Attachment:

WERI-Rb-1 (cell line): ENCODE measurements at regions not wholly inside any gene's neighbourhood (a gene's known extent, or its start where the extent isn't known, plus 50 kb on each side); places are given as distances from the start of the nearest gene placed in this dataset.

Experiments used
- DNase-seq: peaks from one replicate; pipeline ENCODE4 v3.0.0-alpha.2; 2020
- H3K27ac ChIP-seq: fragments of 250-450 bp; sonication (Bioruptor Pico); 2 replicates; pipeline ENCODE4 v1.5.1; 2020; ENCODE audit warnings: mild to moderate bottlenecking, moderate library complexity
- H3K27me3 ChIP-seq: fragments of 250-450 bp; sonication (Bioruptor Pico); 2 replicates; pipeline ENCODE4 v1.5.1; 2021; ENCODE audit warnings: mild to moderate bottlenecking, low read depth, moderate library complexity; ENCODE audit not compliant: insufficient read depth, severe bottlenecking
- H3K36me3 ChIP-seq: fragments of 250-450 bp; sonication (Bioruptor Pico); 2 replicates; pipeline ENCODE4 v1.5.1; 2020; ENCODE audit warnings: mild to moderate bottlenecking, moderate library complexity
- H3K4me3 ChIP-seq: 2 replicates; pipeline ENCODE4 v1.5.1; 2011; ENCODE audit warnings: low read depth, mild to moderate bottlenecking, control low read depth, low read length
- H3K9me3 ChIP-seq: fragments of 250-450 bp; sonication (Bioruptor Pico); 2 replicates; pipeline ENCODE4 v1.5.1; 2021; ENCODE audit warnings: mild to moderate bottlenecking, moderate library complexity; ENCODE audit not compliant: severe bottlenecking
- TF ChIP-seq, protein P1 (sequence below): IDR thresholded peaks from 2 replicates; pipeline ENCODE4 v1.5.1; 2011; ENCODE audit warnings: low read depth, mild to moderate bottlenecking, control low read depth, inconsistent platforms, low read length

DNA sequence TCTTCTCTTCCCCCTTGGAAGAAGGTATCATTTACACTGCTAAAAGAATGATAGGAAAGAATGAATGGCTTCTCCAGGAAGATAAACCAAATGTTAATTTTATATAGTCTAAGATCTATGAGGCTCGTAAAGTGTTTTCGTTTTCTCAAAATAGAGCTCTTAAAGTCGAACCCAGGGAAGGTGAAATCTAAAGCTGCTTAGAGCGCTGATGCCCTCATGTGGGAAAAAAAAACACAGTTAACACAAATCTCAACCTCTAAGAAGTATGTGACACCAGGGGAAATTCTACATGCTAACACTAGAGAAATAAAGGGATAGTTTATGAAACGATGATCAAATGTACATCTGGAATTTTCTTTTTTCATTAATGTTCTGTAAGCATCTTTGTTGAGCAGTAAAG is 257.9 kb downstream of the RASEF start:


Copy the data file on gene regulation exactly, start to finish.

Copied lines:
WERI-Rb-1 (cell line): ENCODE measurements at regions not wholly inside any gene's neighbourhood (a gene's known extent, or its start where the extent isn't known, plus 50 kb on each side); places are given as distances from the start of the nearest gene placed in this dataset.

Experiments used
- DNase-seq: peaks from one replicate; pipeline ENCODE4 v3.0.0-alpha.2; 2020
- H3K27ac ChIP-seq: fragments of 250-450 bp; sonication (Bioruptor Pico); 2 replicates; pipeline ENCODE4 v1.5.1; 2020; ENCODE audit warnings: mild to moderate bottlenecking, moderate library complexity
- H3K27me3 ChIP-seq: fragments of 250-450 bp; sonication (Bioruptor Pico); 2 replicates; pipeline ENCODE4 v1.5.1; 2021; ENCODE audit warnings: mild to moderate bottlenecking, low read depth, moderate library complexity; ENCODE audit not compliant: insufficient read depth, severe bottlenecking
- H3K36me3 ChIP-seq: fragments of 250-450 bp; sonication (Bioruptor Pico); 2 replicates; pipeline ENCODE4 v1.5.1; 2020; ENCODE audit warnings: mild to moderate bottlenecking, moderate library complexity
- H3K4me3 ChIP-seq: 2 replicates; pipeline ENCODE4 v1.5.1; 2011; ENCODE audit warnings: low read depth, mild to moderate bottlenecking, control low read depth, low read length
- H3K9me3 ChIP-seq: fragments of 250-450 bp; sonication (Bioruptor Pico); 2 replicates; pipeline ENCODE4 v1.5.1; 2021; ENCODE audit warnings: mild to moderate bottlenecking, moderate library complexity; ENCODE audit not compliant: severe bottlenecking
- TF ChIP-seq, protein P1 (sequence below): IDR thresholded peaks from 2 replicates; pipeline ENCODE4 v1.5.1; 2011; ENCODE audit warnings: low read depth, mild to moderate bottlenecking, control low read depth, inconsistent platforms, low read length

DNA sequence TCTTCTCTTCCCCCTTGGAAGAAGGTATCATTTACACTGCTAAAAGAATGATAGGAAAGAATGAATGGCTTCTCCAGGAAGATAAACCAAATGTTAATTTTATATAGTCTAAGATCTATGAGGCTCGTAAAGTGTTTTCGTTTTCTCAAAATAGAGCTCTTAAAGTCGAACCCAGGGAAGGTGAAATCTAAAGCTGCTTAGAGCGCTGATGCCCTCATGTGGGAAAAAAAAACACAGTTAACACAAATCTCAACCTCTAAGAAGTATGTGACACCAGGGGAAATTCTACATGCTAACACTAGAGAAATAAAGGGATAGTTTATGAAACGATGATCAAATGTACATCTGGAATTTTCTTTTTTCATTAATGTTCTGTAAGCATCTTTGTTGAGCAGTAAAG is 257.9 kb downstream of the RASEF start: